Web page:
Friday, February 19, 2010
A nagging question in the Tea Party movement has surfaced again. Who's actually paying the bills? Some Tea Party leaders announced earlier this month that they're forming a fundraising corporation. Its goal is to raise money from other corporations and rich individuals. But they set it up so it doesn't have to disclose who those donors are.
The head of the Memphis Tea Party is a burly businessman named Mark Skoda — a forceful presence on the national Tea Party scene.
And just as forceful at the Tea Party convention in Nashville, where he held a press conference to roll out the new fundraising operation: the Ensuring Liberty Corporation, a tax-exempt 501(c)(4), which would be followed by the establishment of the Ensuring Liberty Political Action Committee.
The PAC would be a normal political committee, following the contribution limits and full disclosure requirements of federal election law.
The 501(c)(4) is another story.
Skoda told reporters about the significance of having that tax-exempt status.
"As you know, election law allows 501(c)(4)s to raise and recruit funds that allow us to go ahead and encourage people to participate in the PAC. It allows us a greater latitude in which to execute our strategy," he said.
And he made a pledge.
"We will do that in a systematic way, with transparency that is obviously lacking in too much of the political process today," Skoda said.
But a more complete description of the fundraising rules for a 501(c)(4) like the Ensuring Liberty Corporation would go like this: It can raise as much as it can get — no limits — from wealthy donors and from corporations.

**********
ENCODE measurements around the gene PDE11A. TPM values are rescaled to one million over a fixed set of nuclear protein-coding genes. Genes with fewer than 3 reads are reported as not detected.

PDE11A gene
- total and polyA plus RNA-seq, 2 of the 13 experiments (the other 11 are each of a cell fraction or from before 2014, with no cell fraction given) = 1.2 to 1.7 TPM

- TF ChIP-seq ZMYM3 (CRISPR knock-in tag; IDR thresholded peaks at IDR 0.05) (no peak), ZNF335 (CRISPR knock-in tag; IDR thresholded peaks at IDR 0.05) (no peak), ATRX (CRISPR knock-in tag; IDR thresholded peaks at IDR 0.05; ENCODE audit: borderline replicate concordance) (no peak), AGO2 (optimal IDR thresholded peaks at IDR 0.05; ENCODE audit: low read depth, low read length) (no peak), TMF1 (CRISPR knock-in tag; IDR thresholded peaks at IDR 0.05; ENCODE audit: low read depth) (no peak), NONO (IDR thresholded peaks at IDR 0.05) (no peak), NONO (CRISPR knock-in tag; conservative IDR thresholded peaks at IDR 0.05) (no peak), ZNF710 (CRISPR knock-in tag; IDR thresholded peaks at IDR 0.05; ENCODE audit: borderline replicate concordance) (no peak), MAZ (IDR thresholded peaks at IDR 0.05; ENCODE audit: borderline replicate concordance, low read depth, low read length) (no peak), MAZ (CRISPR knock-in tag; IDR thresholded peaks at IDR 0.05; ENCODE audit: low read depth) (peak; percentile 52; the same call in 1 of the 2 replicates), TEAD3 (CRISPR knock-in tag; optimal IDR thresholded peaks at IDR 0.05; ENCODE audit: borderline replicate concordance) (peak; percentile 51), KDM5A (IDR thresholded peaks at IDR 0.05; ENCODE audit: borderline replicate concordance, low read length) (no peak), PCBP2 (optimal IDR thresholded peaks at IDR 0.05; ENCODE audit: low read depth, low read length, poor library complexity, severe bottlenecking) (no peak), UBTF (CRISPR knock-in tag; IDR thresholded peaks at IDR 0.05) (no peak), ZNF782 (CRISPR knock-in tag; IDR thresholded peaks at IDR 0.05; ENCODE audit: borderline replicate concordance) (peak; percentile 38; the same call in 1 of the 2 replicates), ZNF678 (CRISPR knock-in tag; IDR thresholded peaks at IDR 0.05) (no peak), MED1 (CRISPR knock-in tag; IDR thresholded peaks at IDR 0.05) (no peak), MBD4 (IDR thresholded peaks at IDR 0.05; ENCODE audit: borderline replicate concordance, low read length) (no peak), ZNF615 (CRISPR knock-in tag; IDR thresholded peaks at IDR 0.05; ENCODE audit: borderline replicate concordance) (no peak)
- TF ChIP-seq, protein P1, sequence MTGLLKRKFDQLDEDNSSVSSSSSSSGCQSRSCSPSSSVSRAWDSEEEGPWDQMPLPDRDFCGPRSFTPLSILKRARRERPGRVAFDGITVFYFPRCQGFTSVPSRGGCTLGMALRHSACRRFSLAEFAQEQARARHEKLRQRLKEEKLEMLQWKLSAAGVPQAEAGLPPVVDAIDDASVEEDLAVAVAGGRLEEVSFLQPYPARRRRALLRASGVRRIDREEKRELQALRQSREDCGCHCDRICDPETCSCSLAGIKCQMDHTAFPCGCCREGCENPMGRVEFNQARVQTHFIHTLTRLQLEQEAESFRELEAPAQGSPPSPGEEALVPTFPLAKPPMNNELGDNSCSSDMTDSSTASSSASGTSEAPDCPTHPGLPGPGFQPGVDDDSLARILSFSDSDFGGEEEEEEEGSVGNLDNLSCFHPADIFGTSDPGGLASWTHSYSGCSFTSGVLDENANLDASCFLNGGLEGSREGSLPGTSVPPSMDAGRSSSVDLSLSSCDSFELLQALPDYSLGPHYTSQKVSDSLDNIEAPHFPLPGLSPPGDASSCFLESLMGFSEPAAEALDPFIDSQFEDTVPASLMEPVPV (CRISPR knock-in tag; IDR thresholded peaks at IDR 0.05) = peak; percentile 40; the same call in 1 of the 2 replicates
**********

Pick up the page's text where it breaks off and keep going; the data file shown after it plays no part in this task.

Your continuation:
And there's no disclosure. No possible blowback against the Ensuring Liberty Corporation for taking the money, or against a corporate donor for giving it.
Skoda didn't respond Thursday to messages left on his office, home and cell phones.
But the Ensuring Liberty Corporation wouldn't be the first ally of the Tea Party movement to cross paths with big money.
FreedomWorks, headed by former House majority leader and lobbyist Dick Armey, has said about 15 or 20 percent of its money comes from corporations.
And Americans for Prosperity, or AFP, has long been rumored to be financed by David Koch, of the family that owns Koch Industries. That's one of the biggest privately held companies in America, and the family has a long history of underwriting conservative causes.
David Koch confirmed the rumors at an AFP convention last fall.
"Five years ago my brother Charles and I provided the funds to start the Americans for Prosperity. And it's beyond my wildest dreams how the AFP has grown into this enormous organization," David Koch said, according to audio from the online news site The Washington Independent.
AFP spokeswoman Amy Payne says corporations are its smallest group of donors, after individuals and foundations.
Anger At Lobbyists
If corporations were fueling a powerful new grassroots movement, would it matter to people in the movement?
Joseph Lowndes, a political scientist at the University of Oregon, isn't so sure it would. He has written about the Tea Parties and other conservative movements.
The us-against-them anger of Tea Partiers is aimed mostly at government. But Lowndes says he sees one important part of corporate activity that could raise their hackles.
"Corporations don't seem to me to be the thing that really gets them in a lather in the same way," he says. "Except for they do see, in their kind of, you know, partly right-on and partly conspiratorial understanding of the ways in which lobbyists work in Washington."
The corporate lobbyists that worked angles in the health care debate, for instance.
But for now, the only people likely to be upset by corporate funding for the movement would be the ones who have already dug in against Tea Party groups and are spoiling for a fight.